Photographer Chi Modu Vets Bad Boy’s “B.I.G. Mack” Campaign As A Rap Marketing Blueprint
New York City-based photographer Chi Modu has been an integral part of many rap artists’ marketing campaigns over the past 30 years. He has countless iconic photos of legendary rappers such as Tupac Shakur, Snoop Dogg, Mobb Deep, and The Notorious B.I.G. on his resume.
To commemorate the life of Craig Mack, who passed away on Monday (March 12), Modu posted one of his memorable shots of Bad Boy Records’ first two signed artists — Mack and B.I.G. — as well as the label’s founder/CEO Sean “Diddy” Combs on his Instagram. The photo was from the “B.I.G. Mack” advertising campaign that helped launch the label in 1994.
The imagery within the frame consists of an obvious play off the artists’ stage names and references Mack’s Grammy-nominated single “Flava In Ya Ear” (and its remix that became a vehicle for Biggie’s stardom), which launched Bad Boy’s tour de force in rap through the 90s. The photo is inside a makeshift McDonalds with “B.I.G. Mack” burger containers and cups using Bad Boy’s insignia, along with CDs and menus of their debut albums, Ready To Die and Project: Funk da World.
As marketing strategies for artists continue to evolve, industry professionals have become more creative with merchandise and products (i.e. “Rap Snacks”) to brand the artists beyond EPKs and music placement on blogs, radio, TV commercials and social media.
Modu spoke to HipHopDX about how Bad Boy’s earliest marketing strategy was an ingenious way to promote Mack, B.I.G. and Diddy’s images, and how the photo concept remains highly influential for marketing artists even decades later.
HipHopDX: What’s your take on Craig Mack’s impact on Hip Hop history?
Chi Modu: “Flava In Ya Ear” is one of the best freestyle beats ever. It’s something that everybody still rides to that beat. Everybody.
It stands the test of time almost 25 years later and is one of my personal favorites as well. With your 30-year tenure in the rap industry, how does it make you feel seeing so many legends, including ones you’ve worked with, pass away?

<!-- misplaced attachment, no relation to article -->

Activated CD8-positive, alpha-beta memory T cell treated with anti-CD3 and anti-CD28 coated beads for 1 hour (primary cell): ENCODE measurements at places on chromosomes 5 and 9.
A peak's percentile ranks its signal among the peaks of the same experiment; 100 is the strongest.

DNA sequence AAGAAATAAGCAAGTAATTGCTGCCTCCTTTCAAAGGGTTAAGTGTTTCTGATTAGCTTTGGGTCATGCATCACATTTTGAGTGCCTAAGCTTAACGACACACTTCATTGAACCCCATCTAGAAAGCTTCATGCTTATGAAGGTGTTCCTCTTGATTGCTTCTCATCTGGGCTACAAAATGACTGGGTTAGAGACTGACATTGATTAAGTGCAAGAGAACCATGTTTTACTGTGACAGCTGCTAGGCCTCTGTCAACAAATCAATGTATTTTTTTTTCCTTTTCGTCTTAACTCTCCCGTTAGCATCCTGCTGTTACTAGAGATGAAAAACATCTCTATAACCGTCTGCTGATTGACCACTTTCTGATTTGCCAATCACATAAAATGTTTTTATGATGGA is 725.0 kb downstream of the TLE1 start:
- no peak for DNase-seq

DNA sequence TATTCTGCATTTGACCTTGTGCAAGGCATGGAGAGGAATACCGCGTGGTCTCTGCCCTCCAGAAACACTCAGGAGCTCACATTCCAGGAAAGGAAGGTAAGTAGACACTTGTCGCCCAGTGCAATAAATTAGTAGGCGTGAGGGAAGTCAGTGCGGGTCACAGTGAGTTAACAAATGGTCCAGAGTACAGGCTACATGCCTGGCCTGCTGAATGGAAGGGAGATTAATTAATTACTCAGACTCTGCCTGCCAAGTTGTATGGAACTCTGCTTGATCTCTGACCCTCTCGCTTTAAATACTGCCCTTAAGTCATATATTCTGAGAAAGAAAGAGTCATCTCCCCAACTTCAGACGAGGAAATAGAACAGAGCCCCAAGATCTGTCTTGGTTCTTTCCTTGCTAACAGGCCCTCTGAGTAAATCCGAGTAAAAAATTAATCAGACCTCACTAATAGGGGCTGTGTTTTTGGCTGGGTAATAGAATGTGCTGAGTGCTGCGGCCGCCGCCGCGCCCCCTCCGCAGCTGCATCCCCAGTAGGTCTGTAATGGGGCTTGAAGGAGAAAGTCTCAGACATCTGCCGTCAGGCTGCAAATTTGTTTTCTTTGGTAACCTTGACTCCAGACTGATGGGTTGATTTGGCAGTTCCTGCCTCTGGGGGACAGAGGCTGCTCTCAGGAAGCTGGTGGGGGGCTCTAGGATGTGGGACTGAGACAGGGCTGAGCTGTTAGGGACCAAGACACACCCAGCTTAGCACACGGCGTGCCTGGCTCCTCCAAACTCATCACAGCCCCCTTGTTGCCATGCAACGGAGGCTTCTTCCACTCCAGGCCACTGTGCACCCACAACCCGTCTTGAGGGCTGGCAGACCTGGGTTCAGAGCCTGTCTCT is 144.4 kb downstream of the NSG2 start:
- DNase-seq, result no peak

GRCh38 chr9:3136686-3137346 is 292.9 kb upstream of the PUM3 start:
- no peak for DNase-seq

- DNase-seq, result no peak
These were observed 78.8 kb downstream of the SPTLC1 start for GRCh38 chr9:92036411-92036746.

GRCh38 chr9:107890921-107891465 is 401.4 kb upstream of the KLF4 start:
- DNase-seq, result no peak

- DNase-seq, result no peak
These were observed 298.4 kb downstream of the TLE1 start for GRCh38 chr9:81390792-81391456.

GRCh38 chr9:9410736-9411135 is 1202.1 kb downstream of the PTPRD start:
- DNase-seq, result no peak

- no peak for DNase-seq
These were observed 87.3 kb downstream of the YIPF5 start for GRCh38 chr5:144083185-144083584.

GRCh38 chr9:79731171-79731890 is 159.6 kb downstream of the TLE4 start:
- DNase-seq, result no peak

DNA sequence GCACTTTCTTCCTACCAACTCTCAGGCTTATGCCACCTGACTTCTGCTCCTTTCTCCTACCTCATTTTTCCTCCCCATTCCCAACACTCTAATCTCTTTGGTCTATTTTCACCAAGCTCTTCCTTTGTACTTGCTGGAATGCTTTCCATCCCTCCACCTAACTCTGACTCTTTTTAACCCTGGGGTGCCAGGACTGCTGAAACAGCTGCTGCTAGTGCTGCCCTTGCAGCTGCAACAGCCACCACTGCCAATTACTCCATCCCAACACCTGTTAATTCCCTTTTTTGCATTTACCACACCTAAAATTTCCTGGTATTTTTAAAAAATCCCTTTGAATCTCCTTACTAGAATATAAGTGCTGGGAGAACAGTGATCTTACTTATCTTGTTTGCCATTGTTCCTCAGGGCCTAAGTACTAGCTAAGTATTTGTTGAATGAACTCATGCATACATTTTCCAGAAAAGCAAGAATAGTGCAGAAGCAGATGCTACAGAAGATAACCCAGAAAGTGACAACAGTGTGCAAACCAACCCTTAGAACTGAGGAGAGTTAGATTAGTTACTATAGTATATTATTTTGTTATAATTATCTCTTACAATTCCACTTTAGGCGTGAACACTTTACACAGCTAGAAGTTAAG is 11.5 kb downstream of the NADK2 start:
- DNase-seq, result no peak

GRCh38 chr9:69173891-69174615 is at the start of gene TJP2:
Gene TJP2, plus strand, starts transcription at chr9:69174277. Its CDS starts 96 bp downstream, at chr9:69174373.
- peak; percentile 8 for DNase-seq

Well, I’m getting used to it. But every single time I wake up and I see somebody post somewhere like uh oh. And I think the whole internet sort of looks to see which clip that I’m going to put up to commemorate it. So, it’s almost like a bit of responsibility that I feel to sort of let folks who might not know already, but do it in a respectful way and still about Hip Hop. Not just about mourning but back to the brighter times. That’s why I put that photo up on my Instagram account of the [Biggie and Craig Mack] shoot.
That “B.I.G. Mack” shot was pivotal for a lot of marketing strategies for rappers from that early-to-mid ’90s era. You’ve worked with so many legendary hardcore rap artists, including Biggie on separate photo shoots. How did you balance that B.I.G. Mack shoot to be creative, funny, but not too campy for the campaign’s lead image?
I think at that point campy was actually okay because, in some ways, that’s Hip Hop. You were appropriating, you know? And the same way we did it with music as well. We take a jazz beat and then rhyme over it. So, I really don’t think it’s all that different from what the genre was about. It’s like we’re going to take what we are and take what you are and meld the two together, which is kind of what we did with that B.I.G. Mack-Craig Mack thing.
I mean, they came to me with a concept. I think [it was] Lou Romain, who was at Arista [Records] at the time in their P.R. department when Bad Boy [Records] was bubbling up. I knew Lou from The Source days, so I think Lou and Puff probably had the concept together with the creative team. There was a Burger King that was nearby the office in Times Square, which was how we could get into Burger King. So, we just did basic Photoshop, right? Early Photoshop and tried to make Burger King look like a McDonalds.
A post shared by C H I M O D U (@chimodu) on Mar 13,…